Geographically speaking, Boracay is part of the municipality of Malay in the province of Aklan, which is located in Panay, one of a cluster of islands that constitute the central section of the Philippine archipelago.
Boracay can be reached from Manila by daily flights on Philippine Airlines, Cebu Pacific, Air Philippines, Asian Spirit, Seair and Pacific Air. Caticlan is nearer the island, but the airstrip is short and narrow, and only the smaller planes of Asian Spirit, Seair and Pacific Air can land on it. The larger aircraft of Philippine Airlines, Cebu Pacific and Air Philippines fly to Kalibo, the capital of Aklan. From Caticlan it takes about 15 minutes by boat to Boracay; from Kalibo, an hour and a half by bus plus the 15-minute boat ride.
Once on the island, you will find out that getting around is simple and easy. There are three categories of transport: pedicabs and motorized tricycles shared with other passengers; individually rented bicycles and motorbikes; and the shuttle service offered by some hotels. Taxis are not available. However, since everything is more or less within walking distance, you will most likely join the majority of visitors in moving around the island on foot.
Boracay is seven kilometers long and divided into three barangays, or communities. Yapak lies in the north, Balabag in the center and Manoc-Manoc in the south. Within these barangays are smaller villages such as Angol, Manggayad and Bolabog.
Yapak is spread out over hilly terrain situated some distance away from the main tourist beat, but the shoreline is dotted with beautiful, uncrowded beaches and coves such as Puka Beach and Balinghai Beach . The island’s only golf club, the 18-hole par-72 course at Fairways & Bluewater , is also located in Yapak. The Bat Caves , a popular destination for nature lovers, can be found at the barangay’s northeastern tip.
White Beach , Boracay’s biggest tourist attraction, stretches some four kilometers on the western side of the island, mostly within the barangay of Balabag. It is largely because of the pristine, white powdery sand of White Beach and the crystal-clear blue water of the surrounding sea that Boracay is often called “the world’s most beautiful tropical island.”
While White Beach takes up most of the western shoreline, Bolabog Beach dominates the eastern coast. Bolabog (sometimes spelled “Bulabog” or “Bulabug”) belongs to the barangay of Balabag (with very little difference in spelling, Bolabog is often confused with Balabag by newcomers to the island). Normally the boat trip from Caticlan terminates at White Beach, but during the monsoon season when the western side of the island is lashed by strong winds, visitors are brought to a docking area in Bolabog. The waters here are also considered to offer ideal conditions for windsurfing. A small dirt road takes you from Bolabog to the foot of Mount Luho , the highest point on the island.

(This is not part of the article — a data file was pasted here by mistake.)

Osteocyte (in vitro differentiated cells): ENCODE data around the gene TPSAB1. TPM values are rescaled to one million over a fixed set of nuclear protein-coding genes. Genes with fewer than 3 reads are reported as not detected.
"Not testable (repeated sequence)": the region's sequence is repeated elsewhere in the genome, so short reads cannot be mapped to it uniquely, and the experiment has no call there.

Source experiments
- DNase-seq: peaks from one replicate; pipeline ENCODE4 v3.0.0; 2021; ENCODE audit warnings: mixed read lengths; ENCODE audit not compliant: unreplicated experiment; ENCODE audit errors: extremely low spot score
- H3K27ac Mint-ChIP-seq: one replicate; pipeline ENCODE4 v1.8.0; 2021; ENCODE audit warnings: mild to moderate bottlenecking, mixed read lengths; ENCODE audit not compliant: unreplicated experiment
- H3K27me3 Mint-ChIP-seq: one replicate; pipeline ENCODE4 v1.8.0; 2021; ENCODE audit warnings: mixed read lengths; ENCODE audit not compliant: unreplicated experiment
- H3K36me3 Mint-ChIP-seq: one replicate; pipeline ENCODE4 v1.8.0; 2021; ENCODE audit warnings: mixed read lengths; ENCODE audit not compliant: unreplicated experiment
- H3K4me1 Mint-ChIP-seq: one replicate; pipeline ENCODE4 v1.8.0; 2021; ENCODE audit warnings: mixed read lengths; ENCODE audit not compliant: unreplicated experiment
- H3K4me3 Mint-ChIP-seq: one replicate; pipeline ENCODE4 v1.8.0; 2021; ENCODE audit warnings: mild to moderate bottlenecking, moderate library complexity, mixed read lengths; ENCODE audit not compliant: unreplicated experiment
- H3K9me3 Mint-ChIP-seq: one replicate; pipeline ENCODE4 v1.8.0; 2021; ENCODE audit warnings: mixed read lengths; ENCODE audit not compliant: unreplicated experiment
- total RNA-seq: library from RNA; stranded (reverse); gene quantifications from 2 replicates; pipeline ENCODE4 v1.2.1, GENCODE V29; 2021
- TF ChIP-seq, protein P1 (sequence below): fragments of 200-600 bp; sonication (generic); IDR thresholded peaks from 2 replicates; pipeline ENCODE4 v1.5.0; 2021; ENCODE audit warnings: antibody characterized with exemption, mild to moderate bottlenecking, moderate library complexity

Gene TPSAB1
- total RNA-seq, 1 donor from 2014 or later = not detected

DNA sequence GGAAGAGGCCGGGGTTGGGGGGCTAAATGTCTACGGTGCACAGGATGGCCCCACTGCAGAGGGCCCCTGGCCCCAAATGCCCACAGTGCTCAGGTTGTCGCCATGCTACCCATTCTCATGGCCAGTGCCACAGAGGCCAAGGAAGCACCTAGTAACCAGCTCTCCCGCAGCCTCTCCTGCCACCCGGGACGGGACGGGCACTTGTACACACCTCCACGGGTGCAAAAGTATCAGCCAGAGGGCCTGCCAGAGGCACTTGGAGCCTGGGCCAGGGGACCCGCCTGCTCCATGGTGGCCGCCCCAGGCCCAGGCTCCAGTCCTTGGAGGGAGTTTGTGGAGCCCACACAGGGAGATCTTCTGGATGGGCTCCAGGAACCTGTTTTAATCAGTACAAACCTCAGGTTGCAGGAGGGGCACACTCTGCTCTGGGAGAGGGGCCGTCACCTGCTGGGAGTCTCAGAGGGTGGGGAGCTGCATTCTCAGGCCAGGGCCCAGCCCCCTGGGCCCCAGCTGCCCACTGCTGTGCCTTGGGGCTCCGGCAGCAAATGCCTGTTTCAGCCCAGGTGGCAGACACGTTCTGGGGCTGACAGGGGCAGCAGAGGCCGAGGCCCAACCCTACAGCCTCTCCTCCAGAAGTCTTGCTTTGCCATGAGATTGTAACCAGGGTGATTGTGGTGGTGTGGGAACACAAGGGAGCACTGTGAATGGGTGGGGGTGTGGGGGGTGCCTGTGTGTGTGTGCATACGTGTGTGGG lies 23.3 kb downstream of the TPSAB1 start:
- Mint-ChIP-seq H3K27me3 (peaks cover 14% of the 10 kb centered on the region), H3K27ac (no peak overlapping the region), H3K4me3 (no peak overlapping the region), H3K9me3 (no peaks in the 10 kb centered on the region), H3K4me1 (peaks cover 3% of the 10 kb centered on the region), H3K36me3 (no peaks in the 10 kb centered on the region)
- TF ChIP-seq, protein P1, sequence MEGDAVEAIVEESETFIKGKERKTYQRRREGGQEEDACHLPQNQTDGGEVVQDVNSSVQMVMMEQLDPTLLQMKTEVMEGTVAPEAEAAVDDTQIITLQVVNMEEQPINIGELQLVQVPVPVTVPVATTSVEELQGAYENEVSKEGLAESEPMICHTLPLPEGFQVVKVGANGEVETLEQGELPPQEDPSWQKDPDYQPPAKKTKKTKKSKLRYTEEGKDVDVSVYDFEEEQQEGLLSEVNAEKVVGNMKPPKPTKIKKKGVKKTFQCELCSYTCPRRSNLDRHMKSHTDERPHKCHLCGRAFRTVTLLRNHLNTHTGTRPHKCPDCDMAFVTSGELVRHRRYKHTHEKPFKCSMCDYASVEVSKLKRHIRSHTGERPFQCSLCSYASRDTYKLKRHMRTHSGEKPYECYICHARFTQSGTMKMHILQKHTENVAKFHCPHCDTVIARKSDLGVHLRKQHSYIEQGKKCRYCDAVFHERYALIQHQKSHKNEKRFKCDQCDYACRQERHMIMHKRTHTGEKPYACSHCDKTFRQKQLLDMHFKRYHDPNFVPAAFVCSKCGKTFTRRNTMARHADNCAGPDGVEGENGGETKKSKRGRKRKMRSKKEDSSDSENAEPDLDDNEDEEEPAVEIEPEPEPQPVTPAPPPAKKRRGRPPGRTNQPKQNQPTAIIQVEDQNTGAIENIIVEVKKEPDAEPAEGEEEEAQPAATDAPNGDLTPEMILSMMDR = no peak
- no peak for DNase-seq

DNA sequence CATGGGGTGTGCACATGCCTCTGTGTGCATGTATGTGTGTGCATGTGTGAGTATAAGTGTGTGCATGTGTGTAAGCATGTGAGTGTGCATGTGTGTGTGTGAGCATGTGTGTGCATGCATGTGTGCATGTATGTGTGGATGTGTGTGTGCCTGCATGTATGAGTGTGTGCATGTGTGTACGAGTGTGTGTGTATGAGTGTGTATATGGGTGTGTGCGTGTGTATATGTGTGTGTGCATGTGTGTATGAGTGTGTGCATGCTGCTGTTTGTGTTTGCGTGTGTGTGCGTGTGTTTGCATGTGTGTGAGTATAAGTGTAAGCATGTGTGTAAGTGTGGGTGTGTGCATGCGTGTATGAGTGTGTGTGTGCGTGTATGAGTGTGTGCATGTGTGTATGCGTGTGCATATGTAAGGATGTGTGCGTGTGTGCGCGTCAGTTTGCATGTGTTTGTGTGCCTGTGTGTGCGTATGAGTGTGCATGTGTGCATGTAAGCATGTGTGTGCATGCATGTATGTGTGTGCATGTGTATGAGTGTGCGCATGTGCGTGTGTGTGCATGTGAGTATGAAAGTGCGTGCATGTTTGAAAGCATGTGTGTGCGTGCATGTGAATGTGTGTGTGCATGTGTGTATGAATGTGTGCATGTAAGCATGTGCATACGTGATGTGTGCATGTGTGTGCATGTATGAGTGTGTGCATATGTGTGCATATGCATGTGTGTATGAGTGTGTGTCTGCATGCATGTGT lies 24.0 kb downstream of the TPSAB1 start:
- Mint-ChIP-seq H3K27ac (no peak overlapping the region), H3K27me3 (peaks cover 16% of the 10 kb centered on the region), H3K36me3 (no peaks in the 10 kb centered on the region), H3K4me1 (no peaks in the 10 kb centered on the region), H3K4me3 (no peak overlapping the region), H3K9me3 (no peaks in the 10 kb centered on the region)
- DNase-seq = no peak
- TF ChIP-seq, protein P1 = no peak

Understandably hotels on White Beach attract the most guests. The northern end of the beach is “lorded over” by Fridays , the southern end by Lorenzo South . In between you will find all kinds of accommodation, from native bamboo-and-nipa bungalows to Western-style concrete buildings.
White Beach extends into Manoc-Manoc, but the barangay features its own share of beaches worth visiting and exploring, including one named Manoc-Manoc Beach . The barangay also encompasses the Boracay Beach & Yacht Club and Crocodile Island, a popular destination for picnics, diving expeditions and marine excursions. The Dead Forest , a scenic spot believed to be populated by elemental spirits, is likewise located within the boundaries of Manoc-Manoc. White Beach Path runs along White Beach but is set back from the shore by rows of coconut trees. Hotels, eateries, bars, stores and dive shops line the entire length of the meandering footpath. This is where visitors to the island come to see and be seen.
You will find hotels like the longstanding Red Coconut Resort and more recently constructed Boracay Regency Beach Resort on White Beach Path, and likewise the Tourist Center , a handy one-stop shop for all kinds of travel needs (airline reservations, postcards, stamps, film, souvenirs and so forth). Thai Castles, True Food, Steakhouse Boracay , Gorio’s , La Reserve Restaurant , Banza and La Capannina are among the better known eateries. Bars include Bom Bom and Summer Place Bar & Restaurant . Victory Divers and Aquarius Diving are just two of the many dive shops (there are more than 20 such outlets on the island) scattered along the path. Retail stores range from Paulo Collection Body Wear to Lonely Planet. The Talipapa Market, which burnt down in early 2005, has now been rebuilt in several locations between White Beach Path and Boracay Main Road .
Tricycles ply Boracay Main Road and a handful of side streets but are not allowed on White Beach Path. Except for Jony’s Beach Resort , the town square (where the church and DOT Office are located), Beachcomber Bar & Disco , Moondog Shooter Bar , Pink Patio Resort and a few other establishments, there are not many places geared toward tourists on the main road. You may, however, ride a tricycle on the road to get to a hotel or an eatery on White Beach Path; just get off at the nearest stop and walk the rest of the way.
To facilitate locating an establishment on the island, the nearest boat station is often specified in its address. Here a word on these stations is in order: Numbered 1, 2 and 3, they are used as stopping-off points by boats ferrying new arrivals from Caticlan. Do not, however, expect some well-constructed structure with a welcoming jetty for you to conveniently step on. To disembark, you can go for one of two options: Jump into the water and wade ashore or allow yourself the luxury of being borne aloft on the shoulders of some hapless porter. Happy landing!